FAQ – How long will it take me to learn an instrument?

How long does a tank of fuel last? Well, it depends on how much you drive the vehicle. Likewise, the hours you put into learning your instrument will be the most determining factor in how long it will take you to play it. Below are a number of observations that will help you get a better grasp of the timeline involved.

To what standard?

Question_markLike sport, academia, languages and artistry, there are different levels or standards one can reach. In maths a person can learn to add, subtract, multiply, divide and stop learning maths with few daily arithmetic problems. Likewise, a person could learn a few simple chords on the guitar and be happy to play some of their favorite songs in that fashion. However, neither of these would call themselves either a mathematician or a musician. 

So, when someone asks how long it takes to learn the first question they need to address is what standard they wish to reach. Naturally, it takes a lot longer to competently play an elaborate Jimi Hendrix piece than it does to strum an Irish Ballad.

The Basics

Very few disciplines can be accomplished without mastering the basics first. Unfortunately, this is not the most exciting part of guitar playing but spending enough time on the basics is essential to becoming an accomplished player later on. 

Like any new experience, the first few weeks of learning to play feels awkward. Your fingers need time to adjust to a new way of moving and the muscles are being exercised in a different fashion which can be frustrating. Getting over this initial period of mastering the basics is the toughest part of learning any instrument, once you’ve the hours put in and the basics learned then the real enjoyment begins.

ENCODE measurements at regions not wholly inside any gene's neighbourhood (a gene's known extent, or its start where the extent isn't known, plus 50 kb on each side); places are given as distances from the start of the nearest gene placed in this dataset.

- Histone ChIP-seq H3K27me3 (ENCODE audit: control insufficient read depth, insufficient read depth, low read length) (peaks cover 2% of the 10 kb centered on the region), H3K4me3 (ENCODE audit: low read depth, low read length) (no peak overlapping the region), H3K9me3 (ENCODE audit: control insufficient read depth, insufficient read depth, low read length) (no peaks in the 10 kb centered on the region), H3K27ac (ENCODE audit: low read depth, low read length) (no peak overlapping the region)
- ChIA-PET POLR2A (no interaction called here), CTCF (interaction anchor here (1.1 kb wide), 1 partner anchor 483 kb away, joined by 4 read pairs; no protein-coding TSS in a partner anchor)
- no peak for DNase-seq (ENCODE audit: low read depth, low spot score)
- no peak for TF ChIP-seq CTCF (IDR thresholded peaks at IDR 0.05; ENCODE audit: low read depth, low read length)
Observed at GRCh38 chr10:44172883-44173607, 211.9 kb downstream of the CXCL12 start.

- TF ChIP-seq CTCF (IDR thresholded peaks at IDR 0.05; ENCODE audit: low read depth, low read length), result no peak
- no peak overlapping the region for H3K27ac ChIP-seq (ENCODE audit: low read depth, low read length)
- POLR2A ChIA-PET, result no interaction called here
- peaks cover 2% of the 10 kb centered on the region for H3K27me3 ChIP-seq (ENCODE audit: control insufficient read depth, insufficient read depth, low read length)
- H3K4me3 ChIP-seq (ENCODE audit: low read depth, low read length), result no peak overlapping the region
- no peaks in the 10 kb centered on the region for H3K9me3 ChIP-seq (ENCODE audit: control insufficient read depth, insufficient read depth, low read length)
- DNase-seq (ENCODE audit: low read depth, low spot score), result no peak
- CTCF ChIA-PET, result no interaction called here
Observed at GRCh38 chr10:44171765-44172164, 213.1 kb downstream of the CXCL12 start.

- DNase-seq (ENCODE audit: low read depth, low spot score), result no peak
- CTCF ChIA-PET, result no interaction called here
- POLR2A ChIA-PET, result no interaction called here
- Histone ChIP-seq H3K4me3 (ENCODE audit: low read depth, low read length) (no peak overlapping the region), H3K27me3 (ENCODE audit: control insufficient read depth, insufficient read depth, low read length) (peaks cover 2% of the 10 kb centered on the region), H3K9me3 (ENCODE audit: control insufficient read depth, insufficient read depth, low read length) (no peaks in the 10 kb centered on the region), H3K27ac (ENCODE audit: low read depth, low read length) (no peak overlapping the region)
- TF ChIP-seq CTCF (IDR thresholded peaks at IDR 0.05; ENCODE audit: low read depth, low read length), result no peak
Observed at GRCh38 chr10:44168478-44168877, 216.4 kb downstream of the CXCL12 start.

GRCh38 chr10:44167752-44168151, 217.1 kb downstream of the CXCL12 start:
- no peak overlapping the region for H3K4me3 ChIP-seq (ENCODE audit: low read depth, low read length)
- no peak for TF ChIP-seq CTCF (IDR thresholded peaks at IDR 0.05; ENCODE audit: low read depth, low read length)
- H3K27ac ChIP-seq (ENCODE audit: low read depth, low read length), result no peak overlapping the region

Learning six to ten chord shapes and some basic strumming rhythms is what can be considered the basics. The most time consuming aspect of this is changing between the chords fluently but with enough effort this will become second-nature. Allowing for eventualities; a person with no previous musical experience willing to practice for a minimum of forty-five minutes per day should reach this standard within four to seven months. This standard will allow the player to strum along to a large majority of ballads and pop songs but further development would be required to play other styles. Naturally, making such projections is an inaccurate discipline given that every person is different with varying levels of comprehension and competence; however, there are always those who look for a time frame. 


  • Take the guitar out of its case and leave it where you’re likely to encounter it. If it’s easily accessible, you’re more likely to pick it up and start strumming. 
  • Try not to view playing the guitar as practice or a chore, rather look upon it as something you like to do and choose to do voluntarily. 
  • Practice the chord shapes while watching TV. You don’t have to strum the guitar or make noise while practicing your chord shapes. 
  • Don’t try to learn too much in a small amount of time. Better to fully-learn a small amount than half-learn a larger amount. Master two chords before adding a third. 

Remember it’s a slow process. It takes time to build and no-one can make an instrument sound good in a week. Happy playing!






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FAQ – What kind of strings should I get?

This question is closely related to ‘how often should I change my strings?’ and that old chestnut will be addressed a little later. First, we’re going to look at the different types of strings to make sure you pick the correct set for your instrument and playing style. 

Different Types 

Before we get into the smaller nuances, it’s important to make sure you’re looking for the
correct type of string for your instrument. There are three main types of basic guitar strings; Steel acoustic strings, Nylon acoustic strings and Electric guitar strings. 

The most common type of strings, steel acoustic strings will suit an acoustic guitar
designed to accommodate these strings. These instruments are generally identified by string posts on the headstock where the steel strings are wound vertically. 

Nylon acoustic strings are designed to suit a ‘classical’ type guitar characterised by a wider fingerboard and slots in the headstock around which the strings are wound horizontally. Typically, these guitars will not sport bridge-pins but facilitate through-bridge stringing.